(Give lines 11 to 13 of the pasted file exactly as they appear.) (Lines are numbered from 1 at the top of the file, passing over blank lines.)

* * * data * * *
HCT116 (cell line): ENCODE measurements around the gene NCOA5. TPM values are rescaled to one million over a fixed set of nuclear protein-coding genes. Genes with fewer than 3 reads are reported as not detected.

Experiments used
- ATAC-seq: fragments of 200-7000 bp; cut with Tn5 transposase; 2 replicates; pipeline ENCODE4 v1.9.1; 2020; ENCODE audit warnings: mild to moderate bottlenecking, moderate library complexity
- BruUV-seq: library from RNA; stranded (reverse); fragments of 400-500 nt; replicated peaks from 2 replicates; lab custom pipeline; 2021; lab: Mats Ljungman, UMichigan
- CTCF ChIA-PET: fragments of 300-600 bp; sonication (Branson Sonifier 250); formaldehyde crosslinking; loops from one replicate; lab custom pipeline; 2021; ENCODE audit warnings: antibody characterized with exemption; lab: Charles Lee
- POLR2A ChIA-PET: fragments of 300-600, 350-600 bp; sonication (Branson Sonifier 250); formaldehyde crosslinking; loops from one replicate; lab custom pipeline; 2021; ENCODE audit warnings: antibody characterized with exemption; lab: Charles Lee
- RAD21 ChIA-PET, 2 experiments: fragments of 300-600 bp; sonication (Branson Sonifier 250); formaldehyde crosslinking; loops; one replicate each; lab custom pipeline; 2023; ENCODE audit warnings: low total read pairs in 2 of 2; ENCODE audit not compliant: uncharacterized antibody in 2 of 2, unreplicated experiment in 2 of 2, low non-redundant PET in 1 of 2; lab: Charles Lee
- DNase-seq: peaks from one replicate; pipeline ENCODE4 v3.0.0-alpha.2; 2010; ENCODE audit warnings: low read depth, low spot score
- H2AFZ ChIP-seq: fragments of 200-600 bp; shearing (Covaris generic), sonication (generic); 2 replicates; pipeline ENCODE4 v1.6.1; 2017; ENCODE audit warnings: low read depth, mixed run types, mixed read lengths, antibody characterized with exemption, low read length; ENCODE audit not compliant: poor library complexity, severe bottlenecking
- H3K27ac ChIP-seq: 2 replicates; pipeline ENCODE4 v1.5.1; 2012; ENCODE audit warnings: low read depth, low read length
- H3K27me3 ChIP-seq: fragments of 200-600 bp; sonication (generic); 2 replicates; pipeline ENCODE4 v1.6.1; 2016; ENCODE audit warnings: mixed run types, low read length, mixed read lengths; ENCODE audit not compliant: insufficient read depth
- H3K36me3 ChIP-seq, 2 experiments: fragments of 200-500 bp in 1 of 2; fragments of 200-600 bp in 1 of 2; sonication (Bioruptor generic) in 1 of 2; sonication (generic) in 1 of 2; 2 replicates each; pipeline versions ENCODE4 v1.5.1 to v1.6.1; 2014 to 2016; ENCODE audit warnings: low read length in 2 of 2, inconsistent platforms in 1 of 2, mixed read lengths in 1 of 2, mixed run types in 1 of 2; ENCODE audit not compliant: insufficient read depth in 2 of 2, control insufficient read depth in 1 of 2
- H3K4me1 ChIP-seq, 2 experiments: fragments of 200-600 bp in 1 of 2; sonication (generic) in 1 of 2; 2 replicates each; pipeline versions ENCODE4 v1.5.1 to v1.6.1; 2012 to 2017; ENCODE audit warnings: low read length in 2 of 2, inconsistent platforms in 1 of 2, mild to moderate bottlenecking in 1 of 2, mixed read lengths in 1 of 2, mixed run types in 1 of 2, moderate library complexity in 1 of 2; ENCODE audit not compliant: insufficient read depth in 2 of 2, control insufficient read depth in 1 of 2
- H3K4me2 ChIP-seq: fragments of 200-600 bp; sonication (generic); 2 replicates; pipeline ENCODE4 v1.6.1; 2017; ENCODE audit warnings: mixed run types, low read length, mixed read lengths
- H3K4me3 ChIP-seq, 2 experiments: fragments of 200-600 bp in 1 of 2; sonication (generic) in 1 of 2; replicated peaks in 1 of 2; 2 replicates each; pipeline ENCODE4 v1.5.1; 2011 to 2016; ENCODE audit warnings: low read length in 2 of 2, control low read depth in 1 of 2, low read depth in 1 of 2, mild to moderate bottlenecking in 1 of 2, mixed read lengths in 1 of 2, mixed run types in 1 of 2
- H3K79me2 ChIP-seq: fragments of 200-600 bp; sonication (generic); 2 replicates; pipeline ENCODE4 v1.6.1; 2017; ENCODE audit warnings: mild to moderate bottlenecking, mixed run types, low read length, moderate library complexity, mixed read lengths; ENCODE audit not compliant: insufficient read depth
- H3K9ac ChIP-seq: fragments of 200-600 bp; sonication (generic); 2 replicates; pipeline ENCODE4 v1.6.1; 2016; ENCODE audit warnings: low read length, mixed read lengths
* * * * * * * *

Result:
- H3K27me3 ChIP-seq: fragments of 200-600 bp; sonication (generic); 2 replicates; pipeline ENCODE4 v1.6.1; 2016; ENCODE audit warnings: mixed run types, low read length, mixed read lengths; ENCODE audit not compliant: insufficient read depth
- H3K36me3 ChIP-seq, 2 experiments: fragments of 200-500 bp in 1 of 2; fragments of 200-600 bp in 1 of 2; sonication (Bioruptor generic) in 1 of 2; sonication (generic) in 1 of 2; 2 replicates each; pipeline versions ENCODE4 v1.5.1 to v1.6.1; 2014 to 2016; ENCODE audit warnings: low read length in 2 of 2, inconsistent platforms in 1 of 2, mixed read lengths in 1 of 2, mixed run types in 1 of 2; ENCODE audit not compliant: insufficient read depth in 2 of 2, control insufficient read depth in 1 of 2
- H3K4me1 ChIP-seq, 2 experiments: fragments of 200-600 bp in 1 of 2; sonication (generic) in 1 of 2; 2 replicates each; pipeline versions ENCODE4 v1.5.1 to v1.6.1; 2012 to 2017; ENCODE audit warnings: low read length in 2 of 2, inconsistent platforms in 1 of 2, mild to moderate bottlenecking in 1 of 2, mixed read lengths in 1 of 2, mixed run types in 1 of 2, moderate library complexity in 1 of 2; ENCODE audit not compliant: insufficient read depth in 2 of 2, control insufficient read depth in 1 of 2